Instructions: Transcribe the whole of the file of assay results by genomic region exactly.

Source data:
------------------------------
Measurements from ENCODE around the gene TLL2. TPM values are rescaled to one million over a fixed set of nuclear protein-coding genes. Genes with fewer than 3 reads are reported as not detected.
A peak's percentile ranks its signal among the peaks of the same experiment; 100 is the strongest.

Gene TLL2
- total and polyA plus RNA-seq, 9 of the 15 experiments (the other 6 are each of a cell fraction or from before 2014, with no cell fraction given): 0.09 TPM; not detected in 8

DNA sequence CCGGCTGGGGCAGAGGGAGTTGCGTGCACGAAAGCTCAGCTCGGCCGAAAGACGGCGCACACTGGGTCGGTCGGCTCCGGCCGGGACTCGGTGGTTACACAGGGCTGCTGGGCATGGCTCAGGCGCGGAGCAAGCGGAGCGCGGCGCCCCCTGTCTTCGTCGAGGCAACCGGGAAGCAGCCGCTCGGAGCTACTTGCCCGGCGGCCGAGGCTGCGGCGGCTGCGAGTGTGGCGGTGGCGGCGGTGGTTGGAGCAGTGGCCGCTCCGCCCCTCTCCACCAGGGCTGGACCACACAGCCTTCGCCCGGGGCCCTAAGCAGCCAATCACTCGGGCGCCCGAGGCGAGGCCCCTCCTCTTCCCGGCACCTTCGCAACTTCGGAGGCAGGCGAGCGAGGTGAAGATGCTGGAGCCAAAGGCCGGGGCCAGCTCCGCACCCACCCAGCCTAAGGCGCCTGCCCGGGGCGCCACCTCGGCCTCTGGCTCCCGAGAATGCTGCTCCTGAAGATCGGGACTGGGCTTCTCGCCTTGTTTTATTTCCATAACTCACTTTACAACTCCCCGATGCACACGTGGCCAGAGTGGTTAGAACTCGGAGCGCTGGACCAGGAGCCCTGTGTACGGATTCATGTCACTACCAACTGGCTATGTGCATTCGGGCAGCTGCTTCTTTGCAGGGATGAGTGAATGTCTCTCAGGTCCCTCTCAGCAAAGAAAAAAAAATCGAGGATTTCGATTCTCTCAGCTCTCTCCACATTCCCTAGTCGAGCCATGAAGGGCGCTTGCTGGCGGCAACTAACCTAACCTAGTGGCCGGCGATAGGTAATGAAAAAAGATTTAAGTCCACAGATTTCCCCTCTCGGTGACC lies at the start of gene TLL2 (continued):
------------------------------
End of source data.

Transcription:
Measurements from ENCODE around the gene TLL2. TPM values are rescaled to one million over a fixed set of nuclear protein-coding genes. Genes with fewer than 3 reads are reported as not detected.
A peak's percentile ranks its signal among the peaks of the same experiment; 100 is the strongest.

Gene TLL2
- total and polyA plus RNA-seq, 9 of the 15 experiments (the other 6 are each of a cell fraction or from before 2014, with no cell fraction given): 0.09 TPM; not detected in 8

DNA sequence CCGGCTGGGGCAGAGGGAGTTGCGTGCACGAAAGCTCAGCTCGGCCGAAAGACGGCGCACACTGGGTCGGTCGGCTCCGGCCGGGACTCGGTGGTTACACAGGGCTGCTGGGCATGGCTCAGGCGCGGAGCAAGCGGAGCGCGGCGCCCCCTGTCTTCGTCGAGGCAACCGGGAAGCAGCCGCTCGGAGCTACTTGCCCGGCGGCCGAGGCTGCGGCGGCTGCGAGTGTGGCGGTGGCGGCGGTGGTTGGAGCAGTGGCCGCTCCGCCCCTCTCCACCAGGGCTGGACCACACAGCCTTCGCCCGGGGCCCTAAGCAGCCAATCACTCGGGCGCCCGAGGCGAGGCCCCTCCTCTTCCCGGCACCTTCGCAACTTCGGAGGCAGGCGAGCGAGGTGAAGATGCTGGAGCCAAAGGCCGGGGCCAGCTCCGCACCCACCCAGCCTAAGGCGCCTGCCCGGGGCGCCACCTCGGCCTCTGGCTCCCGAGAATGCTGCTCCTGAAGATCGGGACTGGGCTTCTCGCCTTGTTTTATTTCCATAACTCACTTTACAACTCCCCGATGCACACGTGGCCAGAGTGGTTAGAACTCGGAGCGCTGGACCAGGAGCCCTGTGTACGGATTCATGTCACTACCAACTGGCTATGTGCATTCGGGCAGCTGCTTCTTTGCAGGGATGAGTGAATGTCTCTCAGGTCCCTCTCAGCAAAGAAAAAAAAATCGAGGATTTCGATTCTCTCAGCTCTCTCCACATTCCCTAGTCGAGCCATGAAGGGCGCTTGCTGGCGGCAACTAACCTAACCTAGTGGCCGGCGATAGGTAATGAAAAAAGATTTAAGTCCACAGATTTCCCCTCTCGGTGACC lies at the start of gene TLL2 (continued):